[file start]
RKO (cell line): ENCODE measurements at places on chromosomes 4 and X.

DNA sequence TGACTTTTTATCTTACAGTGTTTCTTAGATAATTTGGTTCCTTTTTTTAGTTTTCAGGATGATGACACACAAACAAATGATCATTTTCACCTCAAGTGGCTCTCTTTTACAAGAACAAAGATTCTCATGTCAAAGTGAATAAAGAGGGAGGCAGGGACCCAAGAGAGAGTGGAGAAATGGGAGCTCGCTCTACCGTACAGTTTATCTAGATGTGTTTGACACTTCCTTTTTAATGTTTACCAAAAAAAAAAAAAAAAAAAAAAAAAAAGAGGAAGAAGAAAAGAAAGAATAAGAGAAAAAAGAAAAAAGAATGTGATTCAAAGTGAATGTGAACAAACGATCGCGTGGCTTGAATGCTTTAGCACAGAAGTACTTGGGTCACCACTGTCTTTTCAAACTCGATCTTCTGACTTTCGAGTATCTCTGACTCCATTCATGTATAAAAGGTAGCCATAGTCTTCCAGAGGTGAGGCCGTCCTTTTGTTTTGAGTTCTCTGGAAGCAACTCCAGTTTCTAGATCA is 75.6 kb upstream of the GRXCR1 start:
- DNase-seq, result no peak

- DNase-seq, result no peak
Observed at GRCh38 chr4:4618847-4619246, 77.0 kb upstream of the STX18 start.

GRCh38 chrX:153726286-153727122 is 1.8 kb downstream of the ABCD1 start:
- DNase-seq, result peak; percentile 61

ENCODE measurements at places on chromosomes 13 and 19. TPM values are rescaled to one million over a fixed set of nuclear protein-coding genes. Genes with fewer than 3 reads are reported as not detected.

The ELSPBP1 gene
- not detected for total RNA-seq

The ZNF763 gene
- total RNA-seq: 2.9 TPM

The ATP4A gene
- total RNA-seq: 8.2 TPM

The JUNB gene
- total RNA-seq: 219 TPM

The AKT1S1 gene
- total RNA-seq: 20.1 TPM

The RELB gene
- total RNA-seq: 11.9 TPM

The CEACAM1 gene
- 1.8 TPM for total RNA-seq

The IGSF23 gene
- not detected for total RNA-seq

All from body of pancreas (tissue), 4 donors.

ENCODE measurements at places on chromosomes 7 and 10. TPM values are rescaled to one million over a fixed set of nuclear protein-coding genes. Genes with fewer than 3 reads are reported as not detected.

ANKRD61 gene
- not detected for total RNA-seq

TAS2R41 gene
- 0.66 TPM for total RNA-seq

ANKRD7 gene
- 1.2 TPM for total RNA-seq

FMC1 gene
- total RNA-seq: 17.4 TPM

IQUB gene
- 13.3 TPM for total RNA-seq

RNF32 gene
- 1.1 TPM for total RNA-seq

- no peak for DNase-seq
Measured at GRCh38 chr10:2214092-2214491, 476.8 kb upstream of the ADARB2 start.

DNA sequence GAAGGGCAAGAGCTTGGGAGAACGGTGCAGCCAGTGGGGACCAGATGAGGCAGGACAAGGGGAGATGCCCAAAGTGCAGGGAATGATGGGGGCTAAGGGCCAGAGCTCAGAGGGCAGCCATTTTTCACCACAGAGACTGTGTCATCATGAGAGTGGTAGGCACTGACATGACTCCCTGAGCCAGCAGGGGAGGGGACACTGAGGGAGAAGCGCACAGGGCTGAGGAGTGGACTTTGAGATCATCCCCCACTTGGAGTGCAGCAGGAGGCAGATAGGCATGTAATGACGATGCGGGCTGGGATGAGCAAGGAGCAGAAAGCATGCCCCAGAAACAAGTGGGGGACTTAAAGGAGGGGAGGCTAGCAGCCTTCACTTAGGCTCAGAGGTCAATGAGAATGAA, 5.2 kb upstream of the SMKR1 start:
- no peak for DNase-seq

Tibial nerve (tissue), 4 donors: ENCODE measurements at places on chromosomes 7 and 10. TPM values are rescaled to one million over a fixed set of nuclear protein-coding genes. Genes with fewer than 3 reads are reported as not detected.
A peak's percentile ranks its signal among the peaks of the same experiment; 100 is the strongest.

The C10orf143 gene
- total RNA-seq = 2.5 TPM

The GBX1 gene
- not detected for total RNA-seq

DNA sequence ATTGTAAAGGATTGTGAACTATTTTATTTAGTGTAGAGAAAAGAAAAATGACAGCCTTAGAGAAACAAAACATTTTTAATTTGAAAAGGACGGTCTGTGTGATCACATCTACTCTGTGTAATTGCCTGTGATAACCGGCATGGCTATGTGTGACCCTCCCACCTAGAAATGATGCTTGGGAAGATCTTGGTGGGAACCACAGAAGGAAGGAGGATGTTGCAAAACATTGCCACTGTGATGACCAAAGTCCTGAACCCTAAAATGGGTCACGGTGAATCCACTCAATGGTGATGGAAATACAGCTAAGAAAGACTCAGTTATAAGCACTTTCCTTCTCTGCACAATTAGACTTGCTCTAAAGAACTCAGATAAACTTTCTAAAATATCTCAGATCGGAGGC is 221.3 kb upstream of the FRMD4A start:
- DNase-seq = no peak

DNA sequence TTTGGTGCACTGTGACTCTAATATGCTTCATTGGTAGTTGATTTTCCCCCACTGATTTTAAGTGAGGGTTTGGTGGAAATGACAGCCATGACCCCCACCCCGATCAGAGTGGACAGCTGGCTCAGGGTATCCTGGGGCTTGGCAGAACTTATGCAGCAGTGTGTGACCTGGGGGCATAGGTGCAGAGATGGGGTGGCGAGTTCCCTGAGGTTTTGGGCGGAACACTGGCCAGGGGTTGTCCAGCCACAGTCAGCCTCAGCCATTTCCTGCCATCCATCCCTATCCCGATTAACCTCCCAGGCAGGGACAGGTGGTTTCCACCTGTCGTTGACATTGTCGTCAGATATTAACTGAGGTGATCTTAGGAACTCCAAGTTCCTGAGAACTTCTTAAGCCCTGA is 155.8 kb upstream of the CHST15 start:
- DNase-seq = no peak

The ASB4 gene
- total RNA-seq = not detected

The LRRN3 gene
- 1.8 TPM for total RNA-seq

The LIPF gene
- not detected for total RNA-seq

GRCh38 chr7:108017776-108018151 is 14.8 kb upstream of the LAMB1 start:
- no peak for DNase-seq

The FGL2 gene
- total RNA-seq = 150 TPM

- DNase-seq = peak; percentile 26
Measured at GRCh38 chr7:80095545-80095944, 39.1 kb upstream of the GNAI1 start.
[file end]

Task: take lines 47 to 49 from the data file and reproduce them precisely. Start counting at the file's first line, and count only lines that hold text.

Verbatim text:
The GBX1 gene
- not detected for total RNA-seq

DNA sequence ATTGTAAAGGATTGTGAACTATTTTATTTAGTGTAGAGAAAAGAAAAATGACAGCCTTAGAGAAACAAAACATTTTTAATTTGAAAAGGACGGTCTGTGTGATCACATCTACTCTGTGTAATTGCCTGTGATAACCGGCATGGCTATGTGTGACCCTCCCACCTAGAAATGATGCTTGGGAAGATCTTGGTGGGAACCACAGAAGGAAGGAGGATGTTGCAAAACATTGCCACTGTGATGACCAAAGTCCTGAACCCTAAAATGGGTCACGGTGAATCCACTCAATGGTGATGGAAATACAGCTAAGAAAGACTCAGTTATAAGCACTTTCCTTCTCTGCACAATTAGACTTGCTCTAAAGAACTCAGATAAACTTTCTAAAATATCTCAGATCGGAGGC is 221.3 kb upstream of the FRMD4A start: